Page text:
Writing fiction, letters to his family, fiancée, and friends and contending with his interrogator occupied Dietrich Bonhoeffer during his first year in Tegel Prison. Of the incomplete drama, the novel fragment, and the short story, Bonhoeffer admitted to his friend and later biographer, Eberhard Bethge, “There is a good deal of autobiography mixed with it.” This book discloses a great deal of Bonhoeffer’s family context, social world, and cultural milieu. Events from his life are recounted in a way that embodies and illuminates his theology. Characters and situations that represent Nazi types and attitudes are a form of social criticism and help to explain Bonhoeffer’s participation in the resistance movement and the plot to kill Adolf Hitler, for which he was hanged.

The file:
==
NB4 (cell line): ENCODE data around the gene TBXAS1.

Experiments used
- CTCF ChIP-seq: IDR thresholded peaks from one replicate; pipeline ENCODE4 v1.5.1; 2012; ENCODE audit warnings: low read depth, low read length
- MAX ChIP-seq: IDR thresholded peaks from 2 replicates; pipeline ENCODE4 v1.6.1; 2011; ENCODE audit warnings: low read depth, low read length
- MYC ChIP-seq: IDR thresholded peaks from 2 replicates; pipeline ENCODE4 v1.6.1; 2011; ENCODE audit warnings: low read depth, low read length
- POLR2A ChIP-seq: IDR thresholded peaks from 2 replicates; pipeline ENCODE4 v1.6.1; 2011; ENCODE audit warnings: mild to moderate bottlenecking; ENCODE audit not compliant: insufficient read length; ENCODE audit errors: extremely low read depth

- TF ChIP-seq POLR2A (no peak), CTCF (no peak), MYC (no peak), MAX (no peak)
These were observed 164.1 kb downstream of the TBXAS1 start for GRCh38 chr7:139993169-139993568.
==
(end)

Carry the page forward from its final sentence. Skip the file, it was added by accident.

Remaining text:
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- Provides a clearer context for Bonhoeffer’s theological writings
- Contains a myriad of works from Bonhoeffer’s time in prison
- Presents a mature reflection during a decade of Christian resistance to National Socialism
- Scene 1
- Scene 2
- Scene 3
- A Hot July Day
- A Quiet Forest Pond
- A Rude Intrusion
- Christoph and Renate
- Frau von Bremer and Klara
- The Major’s Story
- Christoph Argues with the Major
- The Bells
- Title: Dietrich Bonhoeffer Works, vol. 7: Fiction from Tegel Prison
- Author: Dietrich Bonhoeffer
- Translator: Nancy Lukens
- Publisher: Augsburg Fortress
- Publication Date: 2010
- Pages: 304
About Dietrich Bonhoeffer
Dietrich Bonhoeffer (1906–1945) a German theologian, pastor, and ecumenist, was a professor in Berlin, an uncompromising teacher in the Confessing Church, and a consistent opponent of National Socialism. Executed by Hitler at the end of World War II, his influence continues today as one of the most important theologians of the twentieth century.